5. In the present case the widows have filed in this Court Second Appeal No. 600 of 1945 and defendant 8 has filed Second Appeal No. 256 of 1945. Both these appeals came up before a Bench of this Court on 11-10-1950 and the learned Judges thought that the decision in : AIR1937All251 was in conflict with an earlier decision of this. Court in -- 'Gobardhan v. Manna Lal AIR 1918 All 81 (C), and referred the case to a larger Bench.
6. On behalf of the widows the only point taken is that the widows had a right to claim a right of residence and maintenance against their husband and after his death they are entitled to have their rights declared as against the mortgagee. It is true that on marriage a husband becomes both legally and morally bound to maintain his wife and to provide her with a suitable place of residence according to his status and circumstances, but the widow has got no charge on any property belonging to the husband if a charge has not been created either by a Court of law or under a proper deed executed by the husband. If the husband in his life-time had transferred the property, the widow could not have claimed that she had a right to reside in the house and proceed to enforce her right, which is a personal right against the husband, as against the transferee. Learned counsel has cited two cases, -- 'Lakshman Ramchandra Joshi v. Satyabhama Bai', 2 Bom 494 (D), and -- 'Ram-zan v. Mt. Ram Daiya', AIR 1918 All 408 (E). Neither of these cases helps the appellants. As a matter of fact the observations in both of them are against his contention.
The main point for decision in 2 Bom 494 (D) was whether a widow of a member of a joint Hindu family could claim a right of maintenance and residence against the other members of the family after her husband's death or her right was merely a personal right against her husband which ceased on his death. It is now well-settled that wife of a member of a joint Hindu family has a right to be maintained from the joint family property if her husband was a member thereof and after his death her right to be maintained out of the income of the joint family property continues and the right of maintenance includes the right of residence. After the Hindu Women's Rights to Property Act, 1937, she is now entitled to her husband's share but we need not go into it for the purposes of this case. But even in 'Lakshman Ramchandra Joshi's case (D)' it was recognised that such a right would not be available to her against a transferee to whom the property had been validly transferred by the joint family. In AIR 1918 All 408 (E) it was also pointed out that a wife has. no right to claim a right of residence as against the person to whom the property might have been transferred. Second Appeal No. 600 of 1S45 has, there isfore, no force.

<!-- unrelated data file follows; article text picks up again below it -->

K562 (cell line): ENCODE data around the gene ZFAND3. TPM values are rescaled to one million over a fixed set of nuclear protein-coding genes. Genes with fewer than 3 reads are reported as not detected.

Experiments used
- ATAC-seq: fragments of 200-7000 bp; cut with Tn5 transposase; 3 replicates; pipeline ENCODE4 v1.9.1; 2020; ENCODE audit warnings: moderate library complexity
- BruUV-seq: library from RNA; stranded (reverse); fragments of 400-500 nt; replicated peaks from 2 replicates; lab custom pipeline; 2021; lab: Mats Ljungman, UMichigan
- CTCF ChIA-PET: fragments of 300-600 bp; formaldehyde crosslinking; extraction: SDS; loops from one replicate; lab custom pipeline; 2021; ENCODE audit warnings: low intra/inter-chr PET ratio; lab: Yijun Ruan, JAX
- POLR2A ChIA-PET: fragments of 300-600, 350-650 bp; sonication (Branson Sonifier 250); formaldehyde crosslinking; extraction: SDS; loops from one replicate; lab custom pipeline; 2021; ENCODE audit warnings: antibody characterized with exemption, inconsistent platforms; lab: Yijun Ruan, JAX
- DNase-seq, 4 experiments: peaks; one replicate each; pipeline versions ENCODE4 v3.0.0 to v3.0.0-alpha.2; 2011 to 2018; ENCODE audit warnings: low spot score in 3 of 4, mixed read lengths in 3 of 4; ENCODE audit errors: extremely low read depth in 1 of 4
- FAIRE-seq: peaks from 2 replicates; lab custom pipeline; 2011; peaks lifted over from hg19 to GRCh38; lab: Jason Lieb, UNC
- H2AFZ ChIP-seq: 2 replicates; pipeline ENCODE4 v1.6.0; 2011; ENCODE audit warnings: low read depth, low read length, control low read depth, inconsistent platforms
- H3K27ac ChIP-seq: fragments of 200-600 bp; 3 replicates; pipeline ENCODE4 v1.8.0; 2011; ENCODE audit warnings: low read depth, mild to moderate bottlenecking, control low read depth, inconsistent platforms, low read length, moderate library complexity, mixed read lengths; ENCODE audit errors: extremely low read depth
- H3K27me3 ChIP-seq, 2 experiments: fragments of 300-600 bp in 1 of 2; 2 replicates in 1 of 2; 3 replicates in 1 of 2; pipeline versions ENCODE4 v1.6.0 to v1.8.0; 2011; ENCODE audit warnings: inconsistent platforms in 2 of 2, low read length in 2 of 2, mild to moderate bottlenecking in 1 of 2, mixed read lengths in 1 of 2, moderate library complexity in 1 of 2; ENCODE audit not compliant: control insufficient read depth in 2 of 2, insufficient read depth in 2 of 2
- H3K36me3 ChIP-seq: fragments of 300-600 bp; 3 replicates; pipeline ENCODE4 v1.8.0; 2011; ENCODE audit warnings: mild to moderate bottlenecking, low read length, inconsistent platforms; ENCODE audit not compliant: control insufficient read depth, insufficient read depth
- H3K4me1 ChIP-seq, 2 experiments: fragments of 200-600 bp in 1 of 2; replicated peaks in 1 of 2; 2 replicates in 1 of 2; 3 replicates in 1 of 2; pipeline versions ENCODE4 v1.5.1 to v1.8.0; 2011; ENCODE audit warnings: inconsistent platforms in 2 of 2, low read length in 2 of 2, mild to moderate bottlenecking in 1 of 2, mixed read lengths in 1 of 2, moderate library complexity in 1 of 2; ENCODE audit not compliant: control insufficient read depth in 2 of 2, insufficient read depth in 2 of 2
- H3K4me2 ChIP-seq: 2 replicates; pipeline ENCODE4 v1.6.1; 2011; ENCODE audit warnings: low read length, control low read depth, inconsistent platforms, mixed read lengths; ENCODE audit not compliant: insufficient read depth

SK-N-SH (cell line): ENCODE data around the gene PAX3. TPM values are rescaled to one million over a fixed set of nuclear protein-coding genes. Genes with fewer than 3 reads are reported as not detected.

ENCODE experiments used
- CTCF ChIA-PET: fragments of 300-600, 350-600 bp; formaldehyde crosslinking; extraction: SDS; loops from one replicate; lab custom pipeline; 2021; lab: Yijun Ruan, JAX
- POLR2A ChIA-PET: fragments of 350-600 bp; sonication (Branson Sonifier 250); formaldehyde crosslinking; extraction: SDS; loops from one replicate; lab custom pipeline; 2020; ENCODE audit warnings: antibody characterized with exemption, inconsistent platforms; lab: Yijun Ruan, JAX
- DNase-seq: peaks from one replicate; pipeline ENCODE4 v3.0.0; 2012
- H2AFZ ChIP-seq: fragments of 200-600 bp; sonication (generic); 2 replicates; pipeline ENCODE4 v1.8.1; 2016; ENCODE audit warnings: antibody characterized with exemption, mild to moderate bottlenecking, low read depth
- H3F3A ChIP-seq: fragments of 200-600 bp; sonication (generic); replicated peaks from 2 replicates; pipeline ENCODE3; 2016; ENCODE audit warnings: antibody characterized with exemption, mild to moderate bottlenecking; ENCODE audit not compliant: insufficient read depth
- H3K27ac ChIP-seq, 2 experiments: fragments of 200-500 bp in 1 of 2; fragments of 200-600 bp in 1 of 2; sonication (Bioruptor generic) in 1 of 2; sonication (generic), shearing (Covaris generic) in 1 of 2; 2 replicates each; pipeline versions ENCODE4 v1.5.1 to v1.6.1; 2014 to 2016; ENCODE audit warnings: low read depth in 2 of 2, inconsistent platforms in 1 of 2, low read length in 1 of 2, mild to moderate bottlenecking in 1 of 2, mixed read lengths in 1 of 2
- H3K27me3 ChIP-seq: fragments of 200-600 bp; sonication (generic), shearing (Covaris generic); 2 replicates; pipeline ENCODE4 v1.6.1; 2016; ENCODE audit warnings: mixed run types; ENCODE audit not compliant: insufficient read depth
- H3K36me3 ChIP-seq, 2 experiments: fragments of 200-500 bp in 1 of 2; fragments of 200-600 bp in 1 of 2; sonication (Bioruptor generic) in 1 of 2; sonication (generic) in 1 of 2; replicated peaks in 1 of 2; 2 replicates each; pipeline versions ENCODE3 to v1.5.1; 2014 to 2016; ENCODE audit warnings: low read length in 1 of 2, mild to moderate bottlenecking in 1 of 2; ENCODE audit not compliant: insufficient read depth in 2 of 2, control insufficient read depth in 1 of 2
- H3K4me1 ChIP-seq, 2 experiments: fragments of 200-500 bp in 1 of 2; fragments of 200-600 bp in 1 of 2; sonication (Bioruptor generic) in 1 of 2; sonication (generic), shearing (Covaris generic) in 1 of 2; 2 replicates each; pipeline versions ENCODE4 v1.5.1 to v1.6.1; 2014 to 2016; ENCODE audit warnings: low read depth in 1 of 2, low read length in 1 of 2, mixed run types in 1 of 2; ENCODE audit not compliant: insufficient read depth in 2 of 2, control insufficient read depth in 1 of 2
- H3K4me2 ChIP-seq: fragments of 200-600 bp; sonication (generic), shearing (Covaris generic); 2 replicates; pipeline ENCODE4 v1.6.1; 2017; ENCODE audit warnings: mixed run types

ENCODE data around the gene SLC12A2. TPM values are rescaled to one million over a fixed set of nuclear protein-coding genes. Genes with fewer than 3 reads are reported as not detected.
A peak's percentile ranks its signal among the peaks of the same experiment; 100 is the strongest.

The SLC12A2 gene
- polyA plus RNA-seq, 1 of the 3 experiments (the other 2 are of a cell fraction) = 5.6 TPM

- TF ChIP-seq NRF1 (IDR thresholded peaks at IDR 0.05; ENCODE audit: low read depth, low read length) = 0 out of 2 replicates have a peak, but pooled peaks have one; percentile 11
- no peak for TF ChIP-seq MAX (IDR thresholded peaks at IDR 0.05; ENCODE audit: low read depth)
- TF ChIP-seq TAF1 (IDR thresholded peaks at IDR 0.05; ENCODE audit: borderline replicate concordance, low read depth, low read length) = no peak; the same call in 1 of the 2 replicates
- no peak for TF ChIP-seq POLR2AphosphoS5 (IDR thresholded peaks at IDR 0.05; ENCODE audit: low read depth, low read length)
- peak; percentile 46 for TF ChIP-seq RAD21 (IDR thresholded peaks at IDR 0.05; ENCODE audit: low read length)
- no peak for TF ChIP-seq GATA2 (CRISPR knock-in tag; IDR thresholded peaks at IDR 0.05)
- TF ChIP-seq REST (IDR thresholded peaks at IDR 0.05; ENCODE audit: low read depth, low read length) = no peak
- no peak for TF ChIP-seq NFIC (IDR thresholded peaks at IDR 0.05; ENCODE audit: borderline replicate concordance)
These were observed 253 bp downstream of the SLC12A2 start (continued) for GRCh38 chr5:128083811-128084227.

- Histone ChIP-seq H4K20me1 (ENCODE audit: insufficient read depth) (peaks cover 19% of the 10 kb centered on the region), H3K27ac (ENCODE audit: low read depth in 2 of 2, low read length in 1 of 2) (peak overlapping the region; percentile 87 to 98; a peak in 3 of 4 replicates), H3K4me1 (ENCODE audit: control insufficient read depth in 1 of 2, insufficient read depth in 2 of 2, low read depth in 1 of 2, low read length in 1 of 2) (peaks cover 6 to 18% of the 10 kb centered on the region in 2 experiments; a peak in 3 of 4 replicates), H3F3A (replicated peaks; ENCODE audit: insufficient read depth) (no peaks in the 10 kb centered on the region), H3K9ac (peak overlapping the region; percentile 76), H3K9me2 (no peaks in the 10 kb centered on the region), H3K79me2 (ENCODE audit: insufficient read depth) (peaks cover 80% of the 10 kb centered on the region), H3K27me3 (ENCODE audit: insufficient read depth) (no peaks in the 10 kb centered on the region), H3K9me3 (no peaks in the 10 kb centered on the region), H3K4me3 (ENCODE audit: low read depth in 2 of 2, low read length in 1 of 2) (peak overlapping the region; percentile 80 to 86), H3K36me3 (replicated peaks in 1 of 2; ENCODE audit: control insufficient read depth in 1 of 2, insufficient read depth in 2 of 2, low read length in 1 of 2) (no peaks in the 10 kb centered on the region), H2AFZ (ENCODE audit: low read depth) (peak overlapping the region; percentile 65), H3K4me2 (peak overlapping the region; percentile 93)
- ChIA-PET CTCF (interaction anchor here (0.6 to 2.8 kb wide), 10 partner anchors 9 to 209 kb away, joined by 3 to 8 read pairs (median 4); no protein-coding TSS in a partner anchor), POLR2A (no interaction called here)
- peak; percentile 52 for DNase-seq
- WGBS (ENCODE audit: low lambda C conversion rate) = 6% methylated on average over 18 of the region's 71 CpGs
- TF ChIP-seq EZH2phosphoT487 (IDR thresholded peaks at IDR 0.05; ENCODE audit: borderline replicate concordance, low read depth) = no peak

7. In the appeal filed on behalf of Kailash Nath Misra, learned counsel has urged (sic)Kailash Nath Misra was not a necessary (sic) and that his name should have been remove the from the array of defendants and we should (sic) set aside the decree against him and discharge him and leave the dispute between him and the plaintiffs for decision in another suit.
8. Proceedings for the enforcement of a mortgage and a decree based thereon are specifically provided for in Order 34 of the Code of Civil Procedure. The forms of the decrees to be passed by the Court in suits on mortgages are given and they are different from decrees that are passed in suits for the determination of title. In a suit on a mortgage Order 34, B. 1 provides that all persons having an interest either in the mortgage-security or in the right of redemption shall be joined as parties to any suit relating to the mortgage. This provision is mandatory and in a suit by a mortgagee for the enforcement of a mortgage all persons interested in the right of redemption or in the mortgage-security must be impleaded as defendants to the suit. If a person has a paramount title, he is not interested and his rights cannot be affected by the enforcement of the mortgage as against the mortgagor. Order 34 deals with suits on mortgages in which only the mortgagees or the persons interested in the right of redemption or the mortgaged security are interested. Any person having any claim paramount to the claim of the mortgagor can stand out and claim a right to have his rights determined in separate proceedings.